Reporting for Duty Part II: The Buck Stops Here!

It’s worth emphasizing that the major goal of medicolegal death investigation is to ensure that accidental, homicidal and suicidal deaths don’t get missed. In that effort, medical examiners and coroners are the bellwether for public health and safety. As an added benefit, this system of monitoring deaths also serves to document disease outbreaks and the extent and unexpected outcomes of chronic natural disease, especially undiagnosed or misdiagnosed natural disease conditions. Mortality data from death certificates generated by medical examiners’ and coroners’ offices complements that generated by those in clinical practice who certify the deaths of patients with well-documented natural disease conditions. Recognizing the lethal potential of many natural disease conditions, treated or not, will help to dispel the uncertainty many clinicians have when faced with certifying the deaths that result and reduce the knee-jerk tendency to “pass the buck” by reporting the death to the medical examiner/coroner (ME/C).

Time out for the answers to the last PPQ exercise.

Playing the role of the treating clinician of record, consider the following case scenarios and whether or not the circumstances dictate reporting:

  1. Sudden death in the ED in a 23 year-old female presenting with symptoms and signs of hypovolemic shock, electrolyte disturbance, and acute renal failure. Past medical history only of Addison’s disease, non-compliant with her prescribed medication regimen with multiple prior ER visits according to the EMR.

This death needs reporting. True or False?

False. This is an example of sudden death from a natural disease with known lethal potential that would be accelerated by not taking medication as prescribed. “Addisonian crisis with clinicopathologic sequela” is an example of a righteous cause of death that can be listed on the death certificate. Inclusion of terminology such as “non-compliance” is accusatory, unnecessary, and should not be included on a death certificate.


  1. Patient pronounced dead after arrival. History of ischemic cardiomyopathy and coronary artery disease with multiple prior admissions for acute exacerbation.

This death needs reporting. True or False?

False. This is an example of natural (chronic) disease with the potential for sudden death. As long as there no history of drug abuse, especially of stimulant types, this death is certifiable by the pronouncing physician or the physician responsible for the patient’s regular care. And yes, one CAN opine what the cause of the death is in this scenario without needing a clinical lab test to tell you so. Cause of death: “Atherosclerotic coronary artery disease with ischemic cardiomyopathy”.


  1. Sudden death in an asthmatic presenting in status asthmaticus with a history of cocaine abuse.

This death needs reporting. True or False?

True. There is a history of cocaine abuse. Chronic cocaine abuse by smoking is a recognized cause of the asthma variant of COPD and doing so can trigger an asthma attack at any time. It must be established whether or not cocaine contributed to or directly caused the status asthmaticus through postmortem analysis of blood by the forensic laboratory. If so, then the death is not purely due to natural causes which has implications for manner of death classification (ex. Accident). Clinicians do not certify accidental or other non-natural deaths.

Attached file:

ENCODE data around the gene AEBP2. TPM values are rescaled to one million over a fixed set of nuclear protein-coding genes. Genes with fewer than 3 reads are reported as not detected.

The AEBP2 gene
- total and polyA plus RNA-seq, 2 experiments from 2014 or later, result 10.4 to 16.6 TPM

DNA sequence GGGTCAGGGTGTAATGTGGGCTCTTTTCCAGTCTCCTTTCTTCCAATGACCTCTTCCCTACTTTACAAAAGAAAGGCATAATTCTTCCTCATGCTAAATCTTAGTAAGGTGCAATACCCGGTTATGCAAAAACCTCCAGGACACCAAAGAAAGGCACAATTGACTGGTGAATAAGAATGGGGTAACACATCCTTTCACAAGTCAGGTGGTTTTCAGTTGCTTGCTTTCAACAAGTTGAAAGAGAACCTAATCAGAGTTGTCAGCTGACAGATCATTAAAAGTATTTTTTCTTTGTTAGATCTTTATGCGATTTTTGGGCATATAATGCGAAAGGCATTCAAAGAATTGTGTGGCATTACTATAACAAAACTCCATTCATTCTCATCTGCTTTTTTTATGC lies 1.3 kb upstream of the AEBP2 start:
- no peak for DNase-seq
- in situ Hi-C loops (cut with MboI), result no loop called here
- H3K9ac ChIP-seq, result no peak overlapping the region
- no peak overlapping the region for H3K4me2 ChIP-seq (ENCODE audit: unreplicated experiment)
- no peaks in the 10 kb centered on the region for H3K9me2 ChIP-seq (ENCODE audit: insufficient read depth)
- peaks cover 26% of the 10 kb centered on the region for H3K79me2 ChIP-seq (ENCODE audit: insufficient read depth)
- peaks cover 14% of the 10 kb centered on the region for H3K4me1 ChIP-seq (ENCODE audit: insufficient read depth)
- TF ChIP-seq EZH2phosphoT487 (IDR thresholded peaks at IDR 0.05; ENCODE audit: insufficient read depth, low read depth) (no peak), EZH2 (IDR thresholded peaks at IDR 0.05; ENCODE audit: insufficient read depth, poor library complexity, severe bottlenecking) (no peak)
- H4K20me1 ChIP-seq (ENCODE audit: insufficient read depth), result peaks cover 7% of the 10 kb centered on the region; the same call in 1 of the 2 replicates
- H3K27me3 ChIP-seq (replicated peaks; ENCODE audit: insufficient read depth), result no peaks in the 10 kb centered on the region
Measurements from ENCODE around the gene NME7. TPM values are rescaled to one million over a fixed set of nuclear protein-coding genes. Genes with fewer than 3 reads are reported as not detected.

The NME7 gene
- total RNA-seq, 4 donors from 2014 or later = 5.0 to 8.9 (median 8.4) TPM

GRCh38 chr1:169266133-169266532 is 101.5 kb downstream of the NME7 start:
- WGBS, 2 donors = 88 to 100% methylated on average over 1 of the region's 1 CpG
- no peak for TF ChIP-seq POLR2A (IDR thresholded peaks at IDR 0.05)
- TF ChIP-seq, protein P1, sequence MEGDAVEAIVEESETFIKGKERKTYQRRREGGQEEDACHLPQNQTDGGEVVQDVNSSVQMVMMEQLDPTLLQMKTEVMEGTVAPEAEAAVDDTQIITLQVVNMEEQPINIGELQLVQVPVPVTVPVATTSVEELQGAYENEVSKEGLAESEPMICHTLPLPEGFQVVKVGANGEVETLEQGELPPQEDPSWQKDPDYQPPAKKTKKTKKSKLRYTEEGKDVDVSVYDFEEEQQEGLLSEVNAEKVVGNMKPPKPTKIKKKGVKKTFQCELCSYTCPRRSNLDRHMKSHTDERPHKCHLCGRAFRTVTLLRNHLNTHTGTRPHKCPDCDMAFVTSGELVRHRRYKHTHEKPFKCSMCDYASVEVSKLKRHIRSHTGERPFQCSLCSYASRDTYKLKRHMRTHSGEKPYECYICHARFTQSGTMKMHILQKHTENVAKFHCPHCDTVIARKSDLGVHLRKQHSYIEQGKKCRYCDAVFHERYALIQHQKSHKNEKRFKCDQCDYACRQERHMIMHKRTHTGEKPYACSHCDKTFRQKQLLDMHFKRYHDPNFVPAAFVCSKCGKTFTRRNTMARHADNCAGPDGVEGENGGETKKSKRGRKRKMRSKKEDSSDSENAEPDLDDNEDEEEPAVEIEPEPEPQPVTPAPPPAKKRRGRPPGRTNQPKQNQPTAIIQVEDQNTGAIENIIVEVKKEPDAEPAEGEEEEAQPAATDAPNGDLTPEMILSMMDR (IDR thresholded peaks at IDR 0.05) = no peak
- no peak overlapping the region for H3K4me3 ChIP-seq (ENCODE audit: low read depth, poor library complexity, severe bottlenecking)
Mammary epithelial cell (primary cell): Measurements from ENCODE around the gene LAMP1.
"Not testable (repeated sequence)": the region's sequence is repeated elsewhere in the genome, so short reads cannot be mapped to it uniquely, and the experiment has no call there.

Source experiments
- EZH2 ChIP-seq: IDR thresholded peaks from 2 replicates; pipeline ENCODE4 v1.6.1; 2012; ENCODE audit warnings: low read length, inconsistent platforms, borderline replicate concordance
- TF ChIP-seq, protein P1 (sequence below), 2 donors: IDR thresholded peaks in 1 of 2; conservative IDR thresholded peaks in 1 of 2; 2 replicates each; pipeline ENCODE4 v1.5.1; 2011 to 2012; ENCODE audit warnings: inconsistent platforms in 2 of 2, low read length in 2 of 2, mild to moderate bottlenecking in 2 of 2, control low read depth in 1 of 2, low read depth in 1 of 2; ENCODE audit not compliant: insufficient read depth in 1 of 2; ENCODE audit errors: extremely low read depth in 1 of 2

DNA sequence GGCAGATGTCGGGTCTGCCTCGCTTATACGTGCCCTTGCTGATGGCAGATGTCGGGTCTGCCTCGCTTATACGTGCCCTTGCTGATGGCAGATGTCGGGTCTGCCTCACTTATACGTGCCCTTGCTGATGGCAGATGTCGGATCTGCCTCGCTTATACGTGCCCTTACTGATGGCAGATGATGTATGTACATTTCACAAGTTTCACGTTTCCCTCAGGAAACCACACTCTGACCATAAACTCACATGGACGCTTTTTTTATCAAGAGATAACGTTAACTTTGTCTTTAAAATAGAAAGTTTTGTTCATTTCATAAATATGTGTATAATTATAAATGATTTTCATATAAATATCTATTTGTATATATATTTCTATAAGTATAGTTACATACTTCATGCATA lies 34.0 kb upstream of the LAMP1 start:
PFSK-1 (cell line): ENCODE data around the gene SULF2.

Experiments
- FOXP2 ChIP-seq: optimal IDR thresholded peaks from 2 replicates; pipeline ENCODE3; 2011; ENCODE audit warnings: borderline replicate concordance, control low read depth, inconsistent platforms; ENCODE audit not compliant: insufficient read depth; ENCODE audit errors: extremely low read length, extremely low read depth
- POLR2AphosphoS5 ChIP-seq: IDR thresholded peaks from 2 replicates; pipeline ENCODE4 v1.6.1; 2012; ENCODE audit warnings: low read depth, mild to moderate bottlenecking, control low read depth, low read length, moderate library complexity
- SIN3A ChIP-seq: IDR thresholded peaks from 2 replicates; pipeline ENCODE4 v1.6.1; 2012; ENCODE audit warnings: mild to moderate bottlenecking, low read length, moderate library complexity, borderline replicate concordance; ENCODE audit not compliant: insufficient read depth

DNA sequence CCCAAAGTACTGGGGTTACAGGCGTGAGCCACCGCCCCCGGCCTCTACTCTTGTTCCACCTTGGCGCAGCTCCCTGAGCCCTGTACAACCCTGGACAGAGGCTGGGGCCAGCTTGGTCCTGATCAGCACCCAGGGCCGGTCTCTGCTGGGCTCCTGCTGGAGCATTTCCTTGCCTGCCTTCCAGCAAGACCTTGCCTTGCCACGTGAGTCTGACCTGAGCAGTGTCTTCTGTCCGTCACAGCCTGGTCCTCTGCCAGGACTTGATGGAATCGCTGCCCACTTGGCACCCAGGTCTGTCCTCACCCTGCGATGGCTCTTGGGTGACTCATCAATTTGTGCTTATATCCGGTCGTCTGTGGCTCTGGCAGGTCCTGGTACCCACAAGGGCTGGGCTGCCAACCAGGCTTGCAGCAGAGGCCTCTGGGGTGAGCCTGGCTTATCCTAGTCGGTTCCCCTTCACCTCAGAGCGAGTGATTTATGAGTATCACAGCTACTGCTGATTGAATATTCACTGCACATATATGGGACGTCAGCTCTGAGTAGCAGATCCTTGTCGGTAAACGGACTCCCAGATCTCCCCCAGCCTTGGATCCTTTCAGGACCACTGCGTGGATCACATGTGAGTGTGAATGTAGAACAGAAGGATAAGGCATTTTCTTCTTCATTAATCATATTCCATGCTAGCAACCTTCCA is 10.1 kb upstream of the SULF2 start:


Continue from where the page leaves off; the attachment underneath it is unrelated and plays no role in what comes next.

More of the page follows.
1. Death from bacterial sepsis following spontaneous perforation of ischemic bowel. Remote history of a gunshot wound to the abdomen with visceral injury complicated by bowel adhesions with incarceration requiring multiple abdominal surgeries.

This death needs reporting. True or False?

True. You’ve got gunshot wound in the history mix and the complications could have arisen from it. An automatic ME/C’s case. If you missed that one, shame on you! Unfortunately though, sometimes the little minor detail of the history of a gunshot wound gets lost and left out of the medical records generated over the years of treating the complications of the GSW which in and of themselves can be distinct natural disease entities.


  1. Sudden death in a patient visiting from another state, pronounced dead after 36 hours of hospitalization following resuscitative efforts for a respiratory arrest. Accordingly, no electronic medical record exists and the past medical history is otherwise unknown. A prescription for albuterol, metoprolol, atorvastatin, and methadone along with a DAWN kit are found among the patient’s personal effects. The UDS is negative.

This death needs reporting. True or False?

True. Most of the meds are for natural disease problems, like probably asthma, high blood pressure, and high cholesterol. But the methadone and DAWN kit is cause for pause. Maybe methadone was prescribed for chronic pain, but paired with the DAWN kit, more than likely there is a history of opioid abuse. What’s a DAWN kit anyway? Maybe you already know or otherwise for the curious or uninformed, google “DAWN kit”. And another thing, in the context of this scenario, a negative UDS does not mean that drugs were not used prior to death, especially if the hospital’s lab does not test for the many different types of opioids like fentanyl and fentanyl-related substances (aka fentalogues). For more on UDS, see July 30, 2017 installment “UDS-Universal Drug Screen?” at:  



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